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In praise of criteriums

Trevor Ward
3 Aug 2021

Fast, frenetic, intense, dangerous, noisy… a criterium is bike racing distilled down to its most raw form

If you ever find yourself in Venice, and have already bagged one of Strava’s more unique segments by taking the vaporetto across the lagoon and hiring a bike to ride the length of the Lido, a visit to the Peggy Guggenheim Collection is highly recommended. It’s here you will find several examples of cycling represented in the form of modernist art.

Au Velodrome is a Cubist rendering of Charles Crupelandt winning the 1912 Paris-Roubaix, painted by French artist Jean Metzinger and believed to be the first modernist painting to show a real sporting event and athlete. Nearby is an even more striking composition.

Called Dinamismo di un Ciclista and painted by Italian Umberto Boccioni in 1913, it’s a conflagration of shapes and colours that gradually reveals itself to be man and machine hurtling at speed. Boccioni, who would serve in a battalion of cyclists during the First World War, was a leading light of the Futurist movement that pioneered new forms of depicting speed and motion on canvas.

Although he could have taken his inspiration from any of the regular bicycle races at the time – both the Tour of Lombardy and Milan-San Remo were already popular fixtures on the Italian sporting calendar – his painting hints at a type of racing more ferocious and uncompromising than any long-distance challenge. The broad strokes, bright colours and blur of components – human or mechanical? – represent a relentlessly fast and violent contest that could surely only be a criterium race.

Halfway between road and track riding, a criterium race typically comprises laps of a closed circuit of between 1km and 1.5km in length. Though it can be an off-road circuit – such as Scotland’s Crit On The Campus, which takes place on the grounds of Stirling University – town centre circuits are more common and usually involve more challenges for the riders. The race lasts around an hour, so the pace is fast and furious from the start, requiring special skills from the protagonists.

‘It’s all about the ability to be lucid when you’re under the pump. A smart rider will always beat an opponent who relies too much on brawn,’ says James McCallum, who was British and Scottish national circuit champion and winner of the overall circuit race series during his nine years as a pro (during which time he also won a Commonwealth bronze medal in the track scratch race and was Scottish national road race champion).

‘It can be pretty hairy – crashes are inevitable – and it’s a brutal discipline requiring being able to continuously repeat top-end efforts for up to three to five minutes at a time, but it was my bread and butter as a pro,’ he says.

Giving us the horn

McCallum, who has since gone on to coach riders including two-times British circuit champion Eileen Roe and elite road series champion Steve Lampier, adds, ‘You need the ability to tap into your VO2 max and neuromuscular power at the same time. My favourite training session was sitting behind the motorbike and having to attack when the rider hit the horn. I miss that stuff.’

Crit racing is the most popular form of the sport in the US – the Red Hook Criterium in New York grew from an informal race for fixie riders around a Brooklyn neighbourhood into an international series with races in London, Barcelona and Milan – and can trace its roots to kermesse racing in Belgium, which are slightly longer road circuit races held during village fairs that are still popular today.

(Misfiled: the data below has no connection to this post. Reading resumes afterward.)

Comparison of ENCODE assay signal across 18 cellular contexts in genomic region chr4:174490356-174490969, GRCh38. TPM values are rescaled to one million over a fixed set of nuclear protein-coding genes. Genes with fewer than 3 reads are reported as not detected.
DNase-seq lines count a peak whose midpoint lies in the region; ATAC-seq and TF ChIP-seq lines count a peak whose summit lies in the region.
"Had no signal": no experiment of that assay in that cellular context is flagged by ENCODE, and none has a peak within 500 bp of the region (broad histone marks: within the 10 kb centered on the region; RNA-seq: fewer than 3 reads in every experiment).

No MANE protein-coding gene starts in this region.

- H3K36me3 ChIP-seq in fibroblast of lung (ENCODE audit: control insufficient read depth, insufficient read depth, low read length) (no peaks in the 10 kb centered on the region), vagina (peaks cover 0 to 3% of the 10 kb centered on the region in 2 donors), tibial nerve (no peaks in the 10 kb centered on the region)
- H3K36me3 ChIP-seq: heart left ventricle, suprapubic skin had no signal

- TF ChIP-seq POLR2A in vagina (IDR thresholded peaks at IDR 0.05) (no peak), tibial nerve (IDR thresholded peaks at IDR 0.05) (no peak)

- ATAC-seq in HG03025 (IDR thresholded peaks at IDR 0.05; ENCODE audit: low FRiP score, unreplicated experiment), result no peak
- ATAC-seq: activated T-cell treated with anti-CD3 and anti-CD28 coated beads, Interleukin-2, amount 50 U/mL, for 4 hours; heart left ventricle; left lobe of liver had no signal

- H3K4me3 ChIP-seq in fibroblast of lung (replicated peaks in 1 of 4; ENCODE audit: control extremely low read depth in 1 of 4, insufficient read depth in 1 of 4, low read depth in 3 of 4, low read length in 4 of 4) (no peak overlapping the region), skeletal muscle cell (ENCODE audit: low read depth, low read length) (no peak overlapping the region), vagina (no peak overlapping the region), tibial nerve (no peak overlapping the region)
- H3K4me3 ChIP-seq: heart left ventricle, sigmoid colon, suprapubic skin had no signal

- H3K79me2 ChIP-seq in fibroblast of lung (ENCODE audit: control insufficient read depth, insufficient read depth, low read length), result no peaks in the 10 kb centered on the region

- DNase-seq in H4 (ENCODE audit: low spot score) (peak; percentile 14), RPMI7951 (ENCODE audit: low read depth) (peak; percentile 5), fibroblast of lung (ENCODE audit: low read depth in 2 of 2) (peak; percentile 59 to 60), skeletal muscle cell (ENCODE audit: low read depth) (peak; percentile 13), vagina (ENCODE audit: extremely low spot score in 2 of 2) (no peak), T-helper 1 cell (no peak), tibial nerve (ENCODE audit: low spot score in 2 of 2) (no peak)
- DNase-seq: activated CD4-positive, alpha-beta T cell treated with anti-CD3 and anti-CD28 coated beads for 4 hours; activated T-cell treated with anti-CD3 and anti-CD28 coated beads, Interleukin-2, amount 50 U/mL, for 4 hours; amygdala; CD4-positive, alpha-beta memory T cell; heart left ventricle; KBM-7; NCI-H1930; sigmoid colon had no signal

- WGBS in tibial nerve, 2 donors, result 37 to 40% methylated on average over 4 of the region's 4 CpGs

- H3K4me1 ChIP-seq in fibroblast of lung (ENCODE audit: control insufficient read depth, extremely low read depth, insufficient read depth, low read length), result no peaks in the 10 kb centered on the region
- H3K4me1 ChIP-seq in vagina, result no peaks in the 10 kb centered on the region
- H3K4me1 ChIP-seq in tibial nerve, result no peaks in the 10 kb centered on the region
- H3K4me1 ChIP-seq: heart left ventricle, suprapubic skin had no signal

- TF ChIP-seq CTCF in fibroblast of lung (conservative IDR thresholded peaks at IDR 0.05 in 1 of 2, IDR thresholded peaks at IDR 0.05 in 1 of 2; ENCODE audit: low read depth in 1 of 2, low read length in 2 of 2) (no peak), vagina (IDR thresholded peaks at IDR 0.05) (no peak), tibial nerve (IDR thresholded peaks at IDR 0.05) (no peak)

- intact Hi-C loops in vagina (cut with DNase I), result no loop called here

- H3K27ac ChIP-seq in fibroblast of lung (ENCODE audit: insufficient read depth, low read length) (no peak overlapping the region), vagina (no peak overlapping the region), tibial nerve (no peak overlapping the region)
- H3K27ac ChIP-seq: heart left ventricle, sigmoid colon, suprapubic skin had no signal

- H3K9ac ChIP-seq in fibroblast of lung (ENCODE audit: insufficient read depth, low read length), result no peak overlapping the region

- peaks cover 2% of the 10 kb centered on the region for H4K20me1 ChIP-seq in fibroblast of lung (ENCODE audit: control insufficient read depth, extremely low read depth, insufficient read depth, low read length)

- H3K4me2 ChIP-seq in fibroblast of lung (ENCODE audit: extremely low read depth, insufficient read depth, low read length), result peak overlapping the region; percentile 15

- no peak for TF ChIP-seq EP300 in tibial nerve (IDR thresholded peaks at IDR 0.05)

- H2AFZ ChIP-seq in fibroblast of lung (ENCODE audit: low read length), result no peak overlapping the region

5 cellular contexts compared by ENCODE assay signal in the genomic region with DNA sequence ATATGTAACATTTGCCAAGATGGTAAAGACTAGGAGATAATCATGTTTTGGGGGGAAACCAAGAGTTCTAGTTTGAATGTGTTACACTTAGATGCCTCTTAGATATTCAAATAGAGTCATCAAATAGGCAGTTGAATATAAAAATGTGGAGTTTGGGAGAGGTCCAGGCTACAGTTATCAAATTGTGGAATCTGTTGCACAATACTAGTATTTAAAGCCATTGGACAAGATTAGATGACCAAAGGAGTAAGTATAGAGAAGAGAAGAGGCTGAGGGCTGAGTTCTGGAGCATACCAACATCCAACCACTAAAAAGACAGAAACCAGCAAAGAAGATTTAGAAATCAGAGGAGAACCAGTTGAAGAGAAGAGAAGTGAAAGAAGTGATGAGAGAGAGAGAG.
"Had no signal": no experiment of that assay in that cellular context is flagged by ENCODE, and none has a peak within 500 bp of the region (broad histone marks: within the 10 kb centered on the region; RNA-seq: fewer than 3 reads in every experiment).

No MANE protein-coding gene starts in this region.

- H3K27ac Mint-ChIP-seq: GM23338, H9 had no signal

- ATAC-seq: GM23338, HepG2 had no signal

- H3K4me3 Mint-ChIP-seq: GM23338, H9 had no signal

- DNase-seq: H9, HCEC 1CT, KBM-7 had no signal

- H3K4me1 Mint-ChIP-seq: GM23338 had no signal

Before retiring as a pro in 2014, McCallum raced crits all over the world and describes Durham’s undulating and cobbled circuit as the toughest he’s faced: ‘It’s one hour of absolute panic!’

The man responsible for designing it is three-times northwest cyclocross champion Mark Leyland, who oversees all the city centre circuits featured in the Tour Series. A former junior crit racer – ‘I remember the thrills and spills of racing through bus stations covered in diesel!’ – he says the circuits are designed with both racers and spectators in mind.

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‘For the riders, a variety of skills are required. It’s more than just sprint, brake, sprint,’ he says. ‘Pure speed isn’t going to win you the race at Durham, but it might on a much flatter circuit like Stevenage. As for the spectators, crit racing is perfect – lap after lap of action at a constantly high speed and you’re able to see the race go past 30 or 40 times in an hour.’

McCallum agrees, saying, ‘The speed and sound of a bunch roaring past your nose at 60kmh for an hour is impressive. And for us doing the racing it’s pretty cool too. You’re basically in a tunnel of noise for an hour, which is extremely intense. When I won the London Nocturne in Smithfield, the crowds were five to 10 deep on the home straight. That’s pretty special.’

Returning to art – this time literature – the hero of Tim Krabbé’s novel, The Rider, recounts the story of a cyclist who ‘seduced a woman during a criterium’. She was among the spectators and they exchanged glances as ‘every hundred seconds he came barrelling past’.

‘Their love blossomed as prettily as a flower in one of those time-lapse films,’ writes Krabbé. ‘Ten laps long they smiled at each other, for another 10 laps she winked, they began running their tongues over their lips, and by the time the race was approaching its decisive phase their gestures had become downright salacious.’

Disappointingly, this doesn’t ring any bells with either McCallum or Leyland. ‘He was obviously riding quite slowly,’ muses Leyland, while McCallum laughs off any parallels with his own career, saying, ‘I was always too busy staying upright.’

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